High Cost of Living Hinders Kenya’s Effort at Poverty Reduction
Nairobi, Kenya – Efforts by the Kenya government to halve extreme poverty by 2015 as envisaged in the Millennium Development Goals may not be achieved, owing to high poverty level and rising unemployment rates.
The Minister for Planning and Vision 2030, Wycliffe Oparanya, sounded optimistic but noted that key challenges stand in the way of the effort to help bridge the widening gap between the rich and the poor in the country.
According to a 2006 study, poverty levels dropped to 46 per cent.
However, following the post-election violence that gripped the country early in the year coupled with a poor weather that resulted in low agricultural produce, the statistics might change.
“We currently do not have up to date figures on the number of people living below the poverty line, however, a census earmarked for 2010 will assist in giving the probable number of those living in extreme poverty.” Oparanya said in an inter v iew after launching the popular version of the African Peer Review Mechanism – APRM, Kenya Progress Report at the KICC.
The APRM progress report indicates key challenges facing Kenya in its effort to achieve economic growth, including youth unemployment rates and that of female youth as high as 27 per cent of the total population, while national unemployment is pegged at 12.7 per cent.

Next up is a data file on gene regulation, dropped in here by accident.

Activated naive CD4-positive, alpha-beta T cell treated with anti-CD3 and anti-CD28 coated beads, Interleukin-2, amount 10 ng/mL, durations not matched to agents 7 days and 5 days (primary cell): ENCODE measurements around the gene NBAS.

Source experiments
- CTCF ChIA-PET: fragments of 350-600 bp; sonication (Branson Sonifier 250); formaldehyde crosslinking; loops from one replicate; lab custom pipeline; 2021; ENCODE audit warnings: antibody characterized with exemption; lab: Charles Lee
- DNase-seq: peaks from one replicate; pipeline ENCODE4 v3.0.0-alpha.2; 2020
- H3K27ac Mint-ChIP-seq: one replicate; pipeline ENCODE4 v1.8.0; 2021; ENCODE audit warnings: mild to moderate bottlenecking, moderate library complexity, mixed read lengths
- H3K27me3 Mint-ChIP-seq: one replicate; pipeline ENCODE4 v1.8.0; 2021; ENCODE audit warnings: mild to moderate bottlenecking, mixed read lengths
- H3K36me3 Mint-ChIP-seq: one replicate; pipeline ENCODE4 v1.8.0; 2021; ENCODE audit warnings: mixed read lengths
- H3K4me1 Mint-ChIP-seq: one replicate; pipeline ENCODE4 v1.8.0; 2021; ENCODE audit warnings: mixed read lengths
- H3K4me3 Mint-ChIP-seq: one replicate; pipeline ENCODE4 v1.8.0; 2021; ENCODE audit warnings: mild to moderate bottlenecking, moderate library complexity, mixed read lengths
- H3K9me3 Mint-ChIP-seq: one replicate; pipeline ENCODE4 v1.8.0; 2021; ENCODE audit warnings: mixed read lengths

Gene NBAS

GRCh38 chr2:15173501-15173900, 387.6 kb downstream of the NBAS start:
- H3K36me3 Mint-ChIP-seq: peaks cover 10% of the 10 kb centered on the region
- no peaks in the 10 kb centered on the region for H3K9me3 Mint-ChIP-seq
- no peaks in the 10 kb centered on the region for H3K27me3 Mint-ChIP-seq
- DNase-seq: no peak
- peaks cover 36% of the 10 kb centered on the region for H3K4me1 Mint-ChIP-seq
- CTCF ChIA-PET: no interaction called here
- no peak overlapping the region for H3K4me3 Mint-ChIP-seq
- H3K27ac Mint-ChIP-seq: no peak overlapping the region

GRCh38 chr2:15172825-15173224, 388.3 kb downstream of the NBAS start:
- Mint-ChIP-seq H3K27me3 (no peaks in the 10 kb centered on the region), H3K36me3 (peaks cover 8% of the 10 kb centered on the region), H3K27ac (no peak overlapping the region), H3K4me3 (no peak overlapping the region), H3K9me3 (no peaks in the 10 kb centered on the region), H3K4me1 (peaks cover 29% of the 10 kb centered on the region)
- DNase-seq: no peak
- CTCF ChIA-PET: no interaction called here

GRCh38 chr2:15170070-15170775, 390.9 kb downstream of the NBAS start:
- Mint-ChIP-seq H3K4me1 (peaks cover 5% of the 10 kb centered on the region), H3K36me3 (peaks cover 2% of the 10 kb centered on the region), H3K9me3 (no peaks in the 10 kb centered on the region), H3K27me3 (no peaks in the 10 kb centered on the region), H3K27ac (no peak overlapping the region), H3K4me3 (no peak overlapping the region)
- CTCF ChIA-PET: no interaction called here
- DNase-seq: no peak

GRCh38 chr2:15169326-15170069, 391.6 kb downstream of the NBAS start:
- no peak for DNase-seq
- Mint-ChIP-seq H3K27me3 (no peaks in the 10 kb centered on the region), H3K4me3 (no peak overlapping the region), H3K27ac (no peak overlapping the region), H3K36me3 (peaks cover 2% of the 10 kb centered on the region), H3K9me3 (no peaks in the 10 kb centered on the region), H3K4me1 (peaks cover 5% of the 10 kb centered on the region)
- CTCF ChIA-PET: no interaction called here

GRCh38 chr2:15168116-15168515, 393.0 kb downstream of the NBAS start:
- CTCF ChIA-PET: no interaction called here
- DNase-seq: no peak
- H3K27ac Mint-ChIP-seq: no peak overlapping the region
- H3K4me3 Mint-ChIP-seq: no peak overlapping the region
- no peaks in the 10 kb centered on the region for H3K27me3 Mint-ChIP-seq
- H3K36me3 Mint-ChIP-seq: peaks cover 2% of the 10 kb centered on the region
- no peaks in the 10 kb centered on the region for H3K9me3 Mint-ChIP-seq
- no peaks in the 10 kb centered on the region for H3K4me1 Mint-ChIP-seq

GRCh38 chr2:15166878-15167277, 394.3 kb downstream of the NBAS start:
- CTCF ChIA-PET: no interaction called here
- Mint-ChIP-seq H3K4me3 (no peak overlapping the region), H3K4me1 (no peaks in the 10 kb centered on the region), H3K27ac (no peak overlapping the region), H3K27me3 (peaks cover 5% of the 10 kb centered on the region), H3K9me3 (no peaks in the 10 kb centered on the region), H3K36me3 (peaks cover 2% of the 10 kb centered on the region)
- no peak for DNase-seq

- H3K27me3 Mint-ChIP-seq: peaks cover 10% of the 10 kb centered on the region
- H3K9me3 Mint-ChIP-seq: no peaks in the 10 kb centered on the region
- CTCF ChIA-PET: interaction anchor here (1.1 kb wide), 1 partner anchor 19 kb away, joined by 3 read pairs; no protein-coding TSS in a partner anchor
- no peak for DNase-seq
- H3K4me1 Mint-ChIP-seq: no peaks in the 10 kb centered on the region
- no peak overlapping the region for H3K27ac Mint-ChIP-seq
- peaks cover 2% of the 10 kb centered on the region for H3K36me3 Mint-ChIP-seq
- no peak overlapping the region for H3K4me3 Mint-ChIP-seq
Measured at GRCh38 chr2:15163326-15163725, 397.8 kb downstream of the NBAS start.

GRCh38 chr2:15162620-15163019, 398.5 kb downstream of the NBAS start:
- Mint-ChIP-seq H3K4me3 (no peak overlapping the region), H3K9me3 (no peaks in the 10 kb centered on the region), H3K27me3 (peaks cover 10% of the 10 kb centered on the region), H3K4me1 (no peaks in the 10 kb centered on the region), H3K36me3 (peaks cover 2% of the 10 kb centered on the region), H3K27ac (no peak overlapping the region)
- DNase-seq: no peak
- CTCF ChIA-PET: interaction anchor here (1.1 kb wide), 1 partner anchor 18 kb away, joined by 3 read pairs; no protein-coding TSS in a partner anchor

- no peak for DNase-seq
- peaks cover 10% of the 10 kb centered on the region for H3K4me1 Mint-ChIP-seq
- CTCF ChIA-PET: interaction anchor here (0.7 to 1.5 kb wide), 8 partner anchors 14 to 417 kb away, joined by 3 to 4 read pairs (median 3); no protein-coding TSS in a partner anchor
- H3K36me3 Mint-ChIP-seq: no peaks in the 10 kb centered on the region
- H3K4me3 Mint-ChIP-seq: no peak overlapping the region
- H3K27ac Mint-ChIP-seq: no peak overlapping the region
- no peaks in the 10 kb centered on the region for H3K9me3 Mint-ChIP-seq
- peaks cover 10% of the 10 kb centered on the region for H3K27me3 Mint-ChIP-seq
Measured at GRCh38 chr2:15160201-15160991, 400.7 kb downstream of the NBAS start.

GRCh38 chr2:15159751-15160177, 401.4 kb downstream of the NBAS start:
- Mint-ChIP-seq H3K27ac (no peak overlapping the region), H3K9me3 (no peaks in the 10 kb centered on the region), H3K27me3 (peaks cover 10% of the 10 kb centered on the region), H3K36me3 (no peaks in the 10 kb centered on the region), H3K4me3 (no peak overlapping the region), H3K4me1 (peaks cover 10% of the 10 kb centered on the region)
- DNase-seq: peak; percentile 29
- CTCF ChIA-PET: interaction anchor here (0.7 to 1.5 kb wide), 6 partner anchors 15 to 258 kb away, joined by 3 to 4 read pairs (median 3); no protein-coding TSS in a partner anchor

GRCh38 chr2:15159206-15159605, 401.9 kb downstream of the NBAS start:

According to the minister, government efforts to reduce the high poverty levels are also being undermined by cartels in the business community bent on ensuring that the cost of living remained high.
He cited the fuel prices that are being maintained high by oil marketing companies, which in effect is pushing up the cost of living.
“The government is putting a lot of resources into the National Oil Corporation (NOCK), to import petroleum products directly in order to regulate the high fuel prices,” Oparanya said.
During the launch of the report, UNDP Resident Representative in Kenya Aeneas Chuma reiterated the body’s commitment to work with the Kenya government in dealing with the challenges but called for the implementation of Agenda 4 of the National Dialogue and Reconciliation Accord in order to achieve social harmony and economic growth.
Oparanya at the same time took a swipe at weak legislation in the formation of the Poverty Eradication Commission (PEC) that has resulted in the slow pace at which poverty eradication measures are being addressed.
Kenya acceded to the APRM in March 2003 and was the third country to be peer-reviewed after Ghana and Rwanda.
President Mwai Kibaki was reviewed by his peers at the APRM heads of state forum in June 2006 in Banjul, Gambia.
The report launched Tuesday, will be discussed next January at the Africa Peer Review Forum to be held in Addis Ababa, Ethiopia.
Nairobi – 26/11/2008